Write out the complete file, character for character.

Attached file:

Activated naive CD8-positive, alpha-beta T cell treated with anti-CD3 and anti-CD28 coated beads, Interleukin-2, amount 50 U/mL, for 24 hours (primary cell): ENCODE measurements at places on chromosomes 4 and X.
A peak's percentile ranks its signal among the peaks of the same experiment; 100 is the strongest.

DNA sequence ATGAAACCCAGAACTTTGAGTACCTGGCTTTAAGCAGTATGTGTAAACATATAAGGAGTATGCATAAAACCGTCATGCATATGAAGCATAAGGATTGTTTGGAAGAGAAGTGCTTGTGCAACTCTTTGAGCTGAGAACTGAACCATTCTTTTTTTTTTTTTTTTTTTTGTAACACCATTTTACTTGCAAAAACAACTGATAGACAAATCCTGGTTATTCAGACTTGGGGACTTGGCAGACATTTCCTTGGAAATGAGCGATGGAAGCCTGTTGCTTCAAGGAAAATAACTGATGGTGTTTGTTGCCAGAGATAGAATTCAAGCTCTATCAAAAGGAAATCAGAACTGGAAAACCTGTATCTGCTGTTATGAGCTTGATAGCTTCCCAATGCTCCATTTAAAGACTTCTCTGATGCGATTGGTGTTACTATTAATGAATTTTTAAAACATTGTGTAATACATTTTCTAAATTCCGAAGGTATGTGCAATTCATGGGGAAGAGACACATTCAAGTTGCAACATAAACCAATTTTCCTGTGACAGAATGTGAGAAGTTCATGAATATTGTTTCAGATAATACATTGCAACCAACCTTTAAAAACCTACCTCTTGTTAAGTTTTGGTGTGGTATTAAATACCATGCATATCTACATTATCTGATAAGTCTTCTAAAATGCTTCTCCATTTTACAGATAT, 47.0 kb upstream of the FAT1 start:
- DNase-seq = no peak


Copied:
Activated naive CD8-positive, alpha-beta T cell treated with anti-CD3 and anti-CD28 coated beads, Interleukin-2, amount 50 U/mL, for 24 hours (primary cell): ENCODE measurements at places on chromosomes 4 and X.
A peak's percentile ranks its signal among the peaks of the same experiment; 100 is the strongest.

DNA sequence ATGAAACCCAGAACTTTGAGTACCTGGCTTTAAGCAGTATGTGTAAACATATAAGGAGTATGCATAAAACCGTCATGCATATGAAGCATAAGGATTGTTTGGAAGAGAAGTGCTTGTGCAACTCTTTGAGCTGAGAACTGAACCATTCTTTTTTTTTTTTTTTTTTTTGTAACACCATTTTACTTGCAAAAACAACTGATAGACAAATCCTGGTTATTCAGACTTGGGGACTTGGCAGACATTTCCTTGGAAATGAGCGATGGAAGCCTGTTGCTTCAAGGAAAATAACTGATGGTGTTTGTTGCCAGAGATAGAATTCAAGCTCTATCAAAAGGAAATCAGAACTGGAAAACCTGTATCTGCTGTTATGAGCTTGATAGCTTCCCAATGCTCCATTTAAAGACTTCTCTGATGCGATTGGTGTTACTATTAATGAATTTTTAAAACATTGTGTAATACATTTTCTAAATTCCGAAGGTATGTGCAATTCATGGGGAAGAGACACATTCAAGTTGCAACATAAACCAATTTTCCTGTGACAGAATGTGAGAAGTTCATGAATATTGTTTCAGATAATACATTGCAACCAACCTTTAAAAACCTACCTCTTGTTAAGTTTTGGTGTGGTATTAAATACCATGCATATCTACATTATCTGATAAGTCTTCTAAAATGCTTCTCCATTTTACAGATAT, 47.0 kb upstream of the FAT1 start:
- DNase-seq = no peak